Pentcho Valev

2019-04-23 10:37:12 UTC

Deduction from clearly defined axioms (postulates) is the only reasonable method in fundamental physics:

"By a theory I shall mean the deductive closure of a set of theoretical postulates together with an appropriate set of auxiliary hypotheses; that is, everything that can be deduced from this set." W. H. Newton-Smith, THE RATIONALITY OF SCIENCE, p. 199 http://cdn.preterhuman.net/texts/thought_and_writing/philosophy/rationality%20of%20science.pdf

Einstein offers essentially the same definition here:

Albert Einstein: "From a systematic theoretical point of view, we may imagine the process of evolution of an empirical science to be a continuous process of induction. Theories are evolved and are expressed in short compass as statements of a large number of individual observations in the form of empirical laws, from which the general laws can be ascertained by comparison. Regarded in this way, the development of a science bears some resemblance to the compilation of a classified catalogue. It is, as it were, a purely empirical enterprise. But this point of view by no means embraces the whole of the actual process ; for it slurs over the important part played by intuition and deductive thought in the development of an exact science. As soon as a science has emerged from its initial stages, theoretical advances are no longer achieved merely by a process of arrangement. Guided by empirical data, the investigator rather develops a system of thought which, in general, is built up logically from a small number of fundamental assumptions, the so-called axioms." https://www.marxists.org/reference/archive/einstein/works/1910s/relative/ap03.htm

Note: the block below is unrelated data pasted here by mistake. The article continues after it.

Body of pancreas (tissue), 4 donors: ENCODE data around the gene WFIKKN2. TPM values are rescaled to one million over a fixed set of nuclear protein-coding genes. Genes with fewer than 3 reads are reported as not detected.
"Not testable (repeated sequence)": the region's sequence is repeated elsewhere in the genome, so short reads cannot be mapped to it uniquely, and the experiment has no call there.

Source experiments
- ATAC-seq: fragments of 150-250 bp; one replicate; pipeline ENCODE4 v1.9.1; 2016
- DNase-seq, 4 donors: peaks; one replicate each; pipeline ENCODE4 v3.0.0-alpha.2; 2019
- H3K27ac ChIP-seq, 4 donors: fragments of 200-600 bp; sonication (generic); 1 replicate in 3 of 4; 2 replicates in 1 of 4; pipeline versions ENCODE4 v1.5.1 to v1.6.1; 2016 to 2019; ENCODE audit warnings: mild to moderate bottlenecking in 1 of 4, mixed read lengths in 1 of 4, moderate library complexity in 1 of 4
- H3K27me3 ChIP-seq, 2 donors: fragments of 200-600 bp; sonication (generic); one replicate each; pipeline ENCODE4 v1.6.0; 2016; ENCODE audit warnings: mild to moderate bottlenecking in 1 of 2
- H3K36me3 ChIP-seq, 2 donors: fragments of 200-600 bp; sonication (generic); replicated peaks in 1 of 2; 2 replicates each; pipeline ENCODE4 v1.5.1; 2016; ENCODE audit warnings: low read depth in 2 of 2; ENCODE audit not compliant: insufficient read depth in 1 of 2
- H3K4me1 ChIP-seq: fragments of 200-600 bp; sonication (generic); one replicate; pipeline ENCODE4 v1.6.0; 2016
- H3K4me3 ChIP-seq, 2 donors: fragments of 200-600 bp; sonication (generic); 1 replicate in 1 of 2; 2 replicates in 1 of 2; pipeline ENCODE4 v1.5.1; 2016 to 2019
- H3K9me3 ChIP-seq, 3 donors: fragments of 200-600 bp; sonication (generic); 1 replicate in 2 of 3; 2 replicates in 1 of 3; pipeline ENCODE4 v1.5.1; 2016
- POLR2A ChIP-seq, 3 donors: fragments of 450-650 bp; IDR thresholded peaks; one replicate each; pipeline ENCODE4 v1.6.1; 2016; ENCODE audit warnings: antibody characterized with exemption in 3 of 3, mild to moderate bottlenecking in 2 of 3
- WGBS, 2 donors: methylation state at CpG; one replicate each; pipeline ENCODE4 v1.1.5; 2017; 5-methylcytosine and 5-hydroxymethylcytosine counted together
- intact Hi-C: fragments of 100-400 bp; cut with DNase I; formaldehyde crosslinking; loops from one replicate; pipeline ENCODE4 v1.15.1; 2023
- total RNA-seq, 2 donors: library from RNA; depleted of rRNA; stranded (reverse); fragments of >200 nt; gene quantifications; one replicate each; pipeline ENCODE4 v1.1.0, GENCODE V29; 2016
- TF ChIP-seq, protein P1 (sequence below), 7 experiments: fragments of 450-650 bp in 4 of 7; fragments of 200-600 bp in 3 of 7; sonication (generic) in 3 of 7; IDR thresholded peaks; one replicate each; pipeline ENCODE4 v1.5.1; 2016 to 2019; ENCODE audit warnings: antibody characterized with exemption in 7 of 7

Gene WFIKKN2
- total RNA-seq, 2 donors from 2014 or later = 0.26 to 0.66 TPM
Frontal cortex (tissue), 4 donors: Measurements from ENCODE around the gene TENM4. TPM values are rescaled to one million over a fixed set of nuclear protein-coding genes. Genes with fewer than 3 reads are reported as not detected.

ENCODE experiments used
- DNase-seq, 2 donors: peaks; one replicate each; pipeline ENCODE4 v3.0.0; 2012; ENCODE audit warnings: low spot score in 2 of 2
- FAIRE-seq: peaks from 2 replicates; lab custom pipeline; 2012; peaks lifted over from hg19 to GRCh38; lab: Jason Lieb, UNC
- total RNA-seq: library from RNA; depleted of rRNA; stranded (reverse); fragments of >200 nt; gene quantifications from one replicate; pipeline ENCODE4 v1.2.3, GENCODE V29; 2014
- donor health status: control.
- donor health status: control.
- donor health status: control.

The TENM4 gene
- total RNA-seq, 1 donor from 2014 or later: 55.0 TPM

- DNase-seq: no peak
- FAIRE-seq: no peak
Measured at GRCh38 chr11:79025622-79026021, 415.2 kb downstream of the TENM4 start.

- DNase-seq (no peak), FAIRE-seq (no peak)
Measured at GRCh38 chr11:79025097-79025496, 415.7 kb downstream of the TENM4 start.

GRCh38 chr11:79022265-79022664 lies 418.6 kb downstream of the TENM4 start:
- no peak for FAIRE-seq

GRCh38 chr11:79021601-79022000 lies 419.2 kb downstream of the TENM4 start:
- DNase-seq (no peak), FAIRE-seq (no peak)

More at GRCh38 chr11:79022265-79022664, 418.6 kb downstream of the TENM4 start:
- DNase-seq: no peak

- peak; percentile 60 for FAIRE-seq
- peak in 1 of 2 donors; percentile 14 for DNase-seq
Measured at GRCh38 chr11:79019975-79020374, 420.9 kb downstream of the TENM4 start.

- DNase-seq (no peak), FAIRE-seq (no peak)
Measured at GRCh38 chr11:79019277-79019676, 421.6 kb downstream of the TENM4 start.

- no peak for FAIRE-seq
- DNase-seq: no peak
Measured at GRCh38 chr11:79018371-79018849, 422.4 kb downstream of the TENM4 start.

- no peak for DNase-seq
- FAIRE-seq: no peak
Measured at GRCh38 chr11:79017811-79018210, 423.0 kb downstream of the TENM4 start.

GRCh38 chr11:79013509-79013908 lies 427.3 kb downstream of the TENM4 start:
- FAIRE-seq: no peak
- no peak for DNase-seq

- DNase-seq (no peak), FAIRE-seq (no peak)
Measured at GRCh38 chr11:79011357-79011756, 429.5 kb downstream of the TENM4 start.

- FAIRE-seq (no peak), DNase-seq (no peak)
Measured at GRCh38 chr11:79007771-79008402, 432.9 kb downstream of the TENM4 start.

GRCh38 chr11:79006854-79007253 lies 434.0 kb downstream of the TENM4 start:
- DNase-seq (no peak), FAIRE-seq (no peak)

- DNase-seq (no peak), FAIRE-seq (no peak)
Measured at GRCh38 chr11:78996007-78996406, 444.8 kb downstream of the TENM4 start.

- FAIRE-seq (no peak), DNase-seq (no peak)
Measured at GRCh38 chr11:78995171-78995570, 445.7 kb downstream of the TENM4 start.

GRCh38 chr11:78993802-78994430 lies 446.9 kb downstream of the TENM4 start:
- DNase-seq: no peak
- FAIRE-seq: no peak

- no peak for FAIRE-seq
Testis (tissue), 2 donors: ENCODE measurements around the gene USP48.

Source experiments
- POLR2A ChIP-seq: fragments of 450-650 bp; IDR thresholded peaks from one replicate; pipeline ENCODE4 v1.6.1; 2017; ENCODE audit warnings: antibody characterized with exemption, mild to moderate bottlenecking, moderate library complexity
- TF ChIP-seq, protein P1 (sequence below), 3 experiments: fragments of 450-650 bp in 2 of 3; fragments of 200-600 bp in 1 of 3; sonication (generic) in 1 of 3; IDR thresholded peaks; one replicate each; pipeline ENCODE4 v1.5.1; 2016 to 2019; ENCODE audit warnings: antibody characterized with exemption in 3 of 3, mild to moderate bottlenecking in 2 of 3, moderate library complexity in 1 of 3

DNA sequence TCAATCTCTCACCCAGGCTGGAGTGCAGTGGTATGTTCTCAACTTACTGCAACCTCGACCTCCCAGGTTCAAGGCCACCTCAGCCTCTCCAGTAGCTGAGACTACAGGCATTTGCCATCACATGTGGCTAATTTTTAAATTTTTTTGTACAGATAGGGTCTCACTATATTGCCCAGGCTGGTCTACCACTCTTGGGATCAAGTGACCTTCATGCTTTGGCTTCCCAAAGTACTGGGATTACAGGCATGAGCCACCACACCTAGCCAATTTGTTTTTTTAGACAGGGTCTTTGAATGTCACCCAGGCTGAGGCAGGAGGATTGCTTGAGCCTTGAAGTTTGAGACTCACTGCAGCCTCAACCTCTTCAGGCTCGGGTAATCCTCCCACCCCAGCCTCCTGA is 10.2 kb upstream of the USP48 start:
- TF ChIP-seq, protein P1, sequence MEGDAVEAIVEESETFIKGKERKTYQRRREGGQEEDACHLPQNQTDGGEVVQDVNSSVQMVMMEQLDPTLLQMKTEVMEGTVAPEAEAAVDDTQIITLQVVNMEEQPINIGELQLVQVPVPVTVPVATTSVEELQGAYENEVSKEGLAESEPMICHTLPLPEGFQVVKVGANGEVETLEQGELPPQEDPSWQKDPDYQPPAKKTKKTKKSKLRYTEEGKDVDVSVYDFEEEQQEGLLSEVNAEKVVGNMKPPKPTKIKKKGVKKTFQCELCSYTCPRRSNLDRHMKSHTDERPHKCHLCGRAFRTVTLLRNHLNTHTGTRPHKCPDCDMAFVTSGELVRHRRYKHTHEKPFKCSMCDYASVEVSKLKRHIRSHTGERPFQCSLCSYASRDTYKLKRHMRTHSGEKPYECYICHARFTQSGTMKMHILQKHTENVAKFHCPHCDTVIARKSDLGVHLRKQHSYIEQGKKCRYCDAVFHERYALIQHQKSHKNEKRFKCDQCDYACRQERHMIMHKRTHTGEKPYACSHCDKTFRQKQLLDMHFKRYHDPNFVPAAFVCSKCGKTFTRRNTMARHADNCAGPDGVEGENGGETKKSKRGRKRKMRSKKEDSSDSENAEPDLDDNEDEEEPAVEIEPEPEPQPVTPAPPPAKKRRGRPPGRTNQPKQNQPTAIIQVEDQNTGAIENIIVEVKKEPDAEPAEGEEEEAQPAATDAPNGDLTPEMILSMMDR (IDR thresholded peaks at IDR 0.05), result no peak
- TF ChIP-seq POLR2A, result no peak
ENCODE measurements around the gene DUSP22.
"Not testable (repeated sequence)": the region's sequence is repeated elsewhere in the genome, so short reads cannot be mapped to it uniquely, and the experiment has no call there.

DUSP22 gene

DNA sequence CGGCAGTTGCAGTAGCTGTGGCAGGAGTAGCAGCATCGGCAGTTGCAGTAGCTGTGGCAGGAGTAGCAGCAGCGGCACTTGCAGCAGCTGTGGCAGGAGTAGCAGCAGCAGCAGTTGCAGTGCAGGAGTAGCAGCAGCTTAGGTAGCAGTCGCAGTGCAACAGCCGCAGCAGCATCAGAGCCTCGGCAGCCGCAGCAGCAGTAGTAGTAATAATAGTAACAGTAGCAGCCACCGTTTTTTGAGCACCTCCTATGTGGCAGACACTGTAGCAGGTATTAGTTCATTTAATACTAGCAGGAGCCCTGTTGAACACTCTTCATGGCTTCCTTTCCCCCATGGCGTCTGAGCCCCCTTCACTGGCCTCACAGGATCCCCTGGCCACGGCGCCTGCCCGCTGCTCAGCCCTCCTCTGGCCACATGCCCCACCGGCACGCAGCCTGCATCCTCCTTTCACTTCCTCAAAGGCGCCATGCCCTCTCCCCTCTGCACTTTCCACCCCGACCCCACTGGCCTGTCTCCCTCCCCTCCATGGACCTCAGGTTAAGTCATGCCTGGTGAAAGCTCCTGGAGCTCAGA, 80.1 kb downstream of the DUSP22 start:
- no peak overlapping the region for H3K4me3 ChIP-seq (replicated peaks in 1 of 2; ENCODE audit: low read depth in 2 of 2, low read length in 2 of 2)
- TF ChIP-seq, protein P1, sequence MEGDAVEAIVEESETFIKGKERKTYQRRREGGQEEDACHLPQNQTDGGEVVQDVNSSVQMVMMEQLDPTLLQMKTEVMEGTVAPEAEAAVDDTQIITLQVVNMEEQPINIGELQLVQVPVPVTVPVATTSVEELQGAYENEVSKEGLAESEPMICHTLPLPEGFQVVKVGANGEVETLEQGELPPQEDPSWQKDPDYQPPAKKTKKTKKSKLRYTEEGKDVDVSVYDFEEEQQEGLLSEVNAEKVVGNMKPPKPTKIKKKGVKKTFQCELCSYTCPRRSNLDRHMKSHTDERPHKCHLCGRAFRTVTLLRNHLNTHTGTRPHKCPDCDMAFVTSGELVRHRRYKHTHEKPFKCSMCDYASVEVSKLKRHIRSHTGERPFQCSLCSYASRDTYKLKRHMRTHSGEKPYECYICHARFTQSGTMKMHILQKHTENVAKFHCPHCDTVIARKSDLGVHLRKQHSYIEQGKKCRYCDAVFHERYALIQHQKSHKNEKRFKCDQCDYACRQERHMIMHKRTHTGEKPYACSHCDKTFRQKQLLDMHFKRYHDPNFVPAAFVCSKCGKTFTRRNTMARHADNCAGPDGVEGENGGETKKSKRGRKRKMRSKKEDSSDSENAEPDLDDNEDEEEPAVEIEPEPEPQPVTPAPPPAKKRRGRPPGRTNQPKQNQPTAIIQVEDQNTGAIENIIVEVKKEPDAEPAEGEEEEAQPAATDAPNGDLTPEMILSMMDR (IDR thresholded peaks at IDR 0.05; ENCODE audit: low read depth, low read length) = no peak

Two points should be noted:

1. The axioms (postulates), clearly defined, are indispensable.

2. The results of the theory are DEDUCED FROM AXIOMS, not guessed as Feynman used to teach:

Richard Feynman: "Dirac discovered the correct laws for relativity quantum mechanics simply by guessing the equation. The method of guessing the equation seems to be a pretty effective way of guessing new laws." http://dillydust.com/The%20Character%20of%20Physical%20Law~tqw~_darksiderg.pdf

The crucial questions are:

What if the theory has no axioms? What if results of the theory are just "guessed", not deduced from axioms?

Answer: Then the theory, e.g. Einstein's general relativity, is a not-even-wrong empirical concoction, essentially equivalent to the EMPIRICAL curve fitting models defined here:

"The objective of curve fitting is to theoretically describe experimental data with a model (function or equation) and to find the parameters associated with this model. Models of primary importance to us are mechanistic models. Mechanistic models are specifically formulated to provide insight into a chemical, biological, or physical process that is thought to govern the phenomenon under study. Parameters derived from mechanistic models are quantitative estimates of real system properties (rate constants, dissociation constants, catalytic velocities etc.). It is important to distinguish mechanistic models from empirical models that are mathematical functions formulated to fit a particular curve but whose parameters do not necessarily correspond to a biological, chemical or physical property." http://collum.chem.cornell.edu/documents/Intro_Curve_Fitting.pdf